My first experience with the new shell was also my first experience sitting upstairs in the grand tier. The view is rather impressive, with the shell’s slatted design beautifully echoing the balcony’s wood façade. Kids’ show or not, we probably had a greater variety of music for judging the new acoustics. What better selection could you wish for than the Overture to Bernstein’s Candide to hear whether the Symphony’s percussion yields greater éclat and sharpness in their newly enclosed playground? The whole orchestra massed together in thundering sforzandos to further test the shell with an arrangement of Brahms’ Hungarian Dance No. 5. Nor was that all. Though I wished to throttle the Project Trio for taking away the familiar heraldry from the trumpet, their arrangement of Rossini’s William Tell Overture gave ample opportunity for the brass section – two trumpets and three trombones – to demonstrate their power and tightness. Lastly, after being rocked in hit disco style, the opening Allegro con brio of Beethoven’s Fifth Symphony turned on its own special electricity.

There was no further suspense about the acoustics at the Knight when the music began. Within a few sweeps of his baton, associate conductor Jacomo Rafael Bairos and the Symphony firmly established that the Knight is now one of the best concert halls in town, vying for supremacy with the Belk. Bairos always injects an infectious zest into uptempo pieces, relishing their color, and as his previous stints at the podium for the KnightSounds concerts attest, his exuberance and charm carry over to his hosting chores. Both the Bernstein and the Brahms sparkled, and his introduction of Project Trio was personable with a touch of humor. For their part, Project Trio appeared to be even more at home with the schoolkids – and a hit with the Symphony management, since they had guested at the first LolliPops foray into the Knight last spring. Flutist Greg Pattillo, cellist Eric Stephenson, and bassist Peter Seymour all proved adept at emceeing. What’s more, their approach to programming is eclectic, creating bridges between rock, jazz, hip-hop, and the classics. They began by exhuming a piece that Pattillo generously conceded the kids’ parents might remember (so might their grandparents!), the Jethro Tull rock version of Bach’s Bourrée (from the E minor Suite, BWV 996) as played by flutist Ian Anderson. Pattillo went fairly wild, flutter-tonguing and whatnot, nearly as psychedelic as Anderson in his approach, blending jazz and beatbox elements into his soloing.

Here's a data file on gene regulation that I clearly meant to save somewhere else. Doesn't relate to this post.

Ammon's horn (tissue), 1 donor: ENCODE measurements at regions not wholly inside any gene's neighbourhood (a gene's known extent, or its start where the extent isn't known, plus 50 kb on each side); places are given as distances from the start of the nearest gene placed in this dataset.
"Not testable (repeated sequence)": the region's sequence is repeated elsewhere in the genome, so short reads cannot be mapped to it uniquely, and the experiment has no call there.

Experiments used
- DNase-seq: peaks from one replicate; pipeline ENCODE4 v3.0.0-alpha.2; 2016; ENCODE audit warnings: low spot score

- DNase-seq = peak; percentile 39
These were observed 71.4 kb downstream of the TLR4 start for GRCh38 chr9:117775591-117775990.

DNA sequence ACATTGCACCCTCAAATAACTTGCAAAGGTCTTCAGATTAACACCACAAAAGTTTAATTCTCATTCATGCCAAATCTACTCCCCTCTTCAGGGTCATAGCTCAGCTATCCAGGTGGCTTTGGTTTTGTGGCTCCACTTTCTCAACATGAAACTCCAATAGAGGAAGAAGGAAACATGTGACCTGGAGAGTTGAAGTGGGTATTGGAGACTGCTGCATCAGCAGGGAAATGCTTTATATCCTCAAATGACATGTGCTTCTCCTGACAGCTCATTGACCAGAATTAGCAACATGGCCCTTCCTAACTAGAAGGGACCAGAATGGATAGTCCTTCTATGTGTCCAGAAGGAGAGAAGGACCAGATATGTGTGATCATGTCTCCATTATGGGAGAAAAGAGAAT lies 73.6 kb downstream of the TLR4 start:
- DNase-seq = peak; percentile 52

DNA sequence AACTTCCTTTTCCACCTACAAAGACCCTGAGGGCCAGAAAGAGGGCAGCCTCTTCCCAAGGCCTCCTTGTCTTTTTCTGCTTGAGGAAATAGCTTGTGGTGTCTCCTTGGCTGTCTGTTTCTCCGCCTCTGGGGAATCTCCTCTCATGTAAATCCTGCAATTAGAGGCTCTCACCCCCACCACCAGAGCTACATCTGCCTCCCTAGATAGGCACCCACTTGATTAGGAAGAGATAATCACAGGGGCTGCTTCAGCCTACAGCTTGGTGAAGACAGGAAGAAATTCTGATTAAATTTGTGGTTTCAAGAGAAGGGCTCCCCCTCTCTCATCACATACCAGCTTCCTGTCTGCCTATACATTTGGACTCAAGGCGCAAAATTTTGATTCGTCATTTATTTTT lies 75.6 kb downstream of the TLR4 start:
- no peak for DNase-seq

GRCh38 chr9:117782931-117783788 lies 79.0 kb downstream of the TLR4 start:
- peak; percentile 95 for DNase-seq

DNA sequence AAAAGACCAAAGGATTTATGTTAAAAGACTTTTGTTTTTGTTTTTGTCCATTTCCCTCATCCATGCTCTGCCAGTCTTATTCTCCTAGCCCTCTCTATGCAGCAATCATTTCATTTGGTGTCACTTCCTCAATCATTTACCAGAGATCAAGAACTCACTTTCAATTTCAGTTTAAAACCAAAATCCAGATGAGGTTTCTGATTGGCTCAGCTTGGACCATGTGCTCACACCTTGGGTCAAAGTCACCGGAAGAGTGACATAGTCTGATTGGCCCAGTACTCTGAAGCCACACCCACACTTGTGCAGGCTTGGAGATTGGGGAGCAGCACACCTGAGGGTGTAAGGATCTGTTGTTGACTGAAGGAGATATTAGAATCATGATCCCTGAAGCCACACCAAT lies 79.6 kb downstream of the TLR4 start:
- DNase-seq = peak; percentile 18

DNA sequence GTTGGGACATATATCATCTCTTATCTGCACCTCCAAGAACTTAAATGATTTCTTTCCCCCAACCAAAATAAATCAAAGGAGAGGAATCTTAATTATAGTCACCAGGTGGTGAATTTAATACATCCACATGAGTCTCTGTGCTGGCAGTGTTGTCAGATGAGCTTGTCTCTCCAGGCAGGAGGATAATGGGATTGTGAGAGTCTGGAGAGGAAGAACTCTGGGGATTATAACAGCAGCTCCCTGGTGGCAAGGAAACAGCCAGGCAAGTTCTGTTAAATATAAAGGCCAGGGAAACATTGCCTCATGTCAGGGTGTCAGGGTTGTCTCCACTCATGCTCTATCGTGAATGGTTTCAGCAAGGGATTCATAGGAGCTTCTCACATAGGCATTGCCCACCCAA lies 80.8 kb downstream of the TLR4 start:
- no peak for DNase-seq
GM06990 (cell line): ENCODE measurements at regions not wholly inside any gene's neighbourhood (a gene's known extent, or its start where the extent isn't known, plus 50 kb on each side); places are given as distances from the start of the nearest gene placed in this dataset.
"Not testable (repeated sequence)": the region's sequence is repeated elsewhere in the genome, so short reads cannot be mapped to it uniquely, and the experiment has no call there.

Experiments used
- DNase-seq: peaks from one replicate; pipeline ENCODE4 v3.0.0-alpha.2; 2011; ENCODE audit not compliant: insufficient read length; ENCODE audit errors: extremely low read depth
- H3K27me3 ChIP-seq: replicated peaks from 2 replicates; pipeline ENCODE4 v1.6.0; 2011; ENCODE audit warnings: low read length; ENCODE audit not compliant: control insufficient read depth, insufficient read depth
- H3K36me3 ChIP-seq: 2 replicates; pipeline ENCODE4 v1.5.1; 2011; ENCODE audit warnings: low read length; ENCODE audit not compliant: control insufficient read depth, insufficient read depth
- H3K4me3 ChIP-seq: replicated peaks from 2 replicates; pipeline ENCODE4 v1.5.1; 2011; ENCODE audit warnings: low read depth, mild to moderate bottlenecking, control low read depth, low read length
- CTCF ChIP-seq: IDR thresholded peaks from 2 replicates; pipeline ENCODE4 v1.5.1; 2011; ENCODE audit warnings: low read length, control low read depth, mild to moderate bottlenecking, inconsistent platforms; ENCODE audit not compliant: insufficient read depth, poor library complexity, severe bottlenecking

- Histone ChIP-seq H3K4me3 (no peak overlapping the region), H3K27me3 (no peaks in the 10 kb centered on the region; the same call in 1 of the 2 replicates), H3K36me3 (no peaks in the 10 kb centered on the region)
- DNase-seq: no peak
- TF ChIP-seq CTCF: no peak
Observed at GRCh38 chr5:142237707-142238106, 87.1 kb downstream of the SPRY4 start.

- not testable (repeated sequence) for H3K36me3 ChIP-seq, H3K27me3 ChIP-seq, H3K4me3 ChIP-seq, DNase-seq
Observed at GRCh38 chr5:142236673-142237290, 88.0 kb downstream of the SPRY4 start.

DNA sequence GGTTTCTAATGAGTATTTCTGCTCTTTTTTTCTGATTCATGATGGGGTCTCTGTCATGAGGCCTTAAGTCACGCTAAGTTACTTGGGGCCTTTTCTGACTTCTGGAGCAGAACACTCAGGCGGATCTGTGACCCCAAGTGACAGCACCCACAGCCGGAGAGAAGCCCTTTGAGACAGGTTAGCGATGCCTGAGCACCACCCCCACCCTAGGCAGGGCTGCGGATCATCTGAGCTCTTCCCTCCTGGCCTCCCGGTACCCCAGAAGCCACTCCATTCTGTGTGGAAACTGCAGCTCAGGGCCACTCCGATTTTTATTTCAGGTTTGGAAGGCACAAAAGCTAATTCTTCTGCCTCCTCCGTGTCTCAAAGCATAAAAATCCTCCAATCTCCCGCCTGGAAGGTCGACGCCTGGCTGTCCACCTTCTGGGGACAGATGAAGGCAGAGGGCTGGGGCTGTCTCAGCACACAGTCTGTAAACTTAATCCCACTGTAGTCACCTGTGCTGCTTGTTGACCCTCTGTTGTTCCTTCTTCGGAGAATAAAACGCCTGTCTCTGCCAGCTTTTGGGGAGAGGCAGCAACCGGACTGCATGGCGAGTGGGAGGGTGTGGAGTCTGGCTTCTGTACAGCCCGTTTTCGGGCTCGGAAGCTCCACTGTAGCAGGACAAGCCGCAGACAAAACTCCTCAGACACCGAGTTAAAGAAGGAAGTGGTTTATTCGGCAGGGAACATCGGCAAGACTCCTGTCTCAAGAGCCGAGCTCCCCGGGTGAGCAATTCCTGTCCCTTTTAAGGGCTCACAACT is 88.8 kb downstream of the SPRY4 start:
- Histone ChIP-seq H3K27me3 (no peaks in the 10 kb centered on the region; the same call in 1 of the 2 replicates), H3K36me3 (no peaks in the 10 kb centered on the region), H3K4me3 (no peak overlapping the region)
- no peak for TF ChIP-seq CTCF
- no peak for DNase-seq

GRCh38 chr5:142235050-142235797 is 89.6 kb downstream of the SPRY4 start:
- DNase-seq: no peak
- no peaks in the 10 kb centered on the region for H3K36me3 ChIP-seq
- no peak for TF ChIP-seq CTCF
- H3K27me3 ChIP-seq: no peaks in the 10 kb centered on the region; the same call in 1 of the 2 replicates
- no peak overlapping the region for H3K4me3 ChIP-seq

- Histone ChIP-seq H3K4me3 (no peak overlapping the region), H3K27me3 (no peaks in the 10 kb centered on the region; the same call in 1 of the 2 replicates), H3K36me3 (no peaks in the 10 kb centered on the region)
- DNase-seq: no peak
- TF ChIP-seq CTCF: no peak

A couple of Project Trio originals followed. The first of them, “Cherry Blossoms,” was perilously pretty and tranquil. Predictably, there was some fidgeting among the youngfolk amid this onslaught of quietude, but the Trio was wise enough to keep it short. In their remaining originals, “Bodega” and “Dr. Nick,” Project Trio emphasized rhythm and audience participation. Seymour taught the crowd a 3-2 syncopation before beating and bowing on his bass, and Stephenson showered a cascade of spirited glissandos on “Dr. Nick” before Pattillo journeyed back to the wilds of Andersonville. The final warhorses were not interactive, but each one was unique. Pattillo not only replaced the trumpet call in the “William Tell” with his flute, he interpolated some jazz-rock riffs into the ensuing orchestral gallop. Then after their disco Beethoven episode, the Trio melted into their appropriate places within the orchestra. That made their return to the front of the stage all the more majestic as they shared the final bows.

As always, ushers in the lobby had pails full of lollipops after the concert. Adults as well as kids dug into the sweets, very much as they had all dug into the music.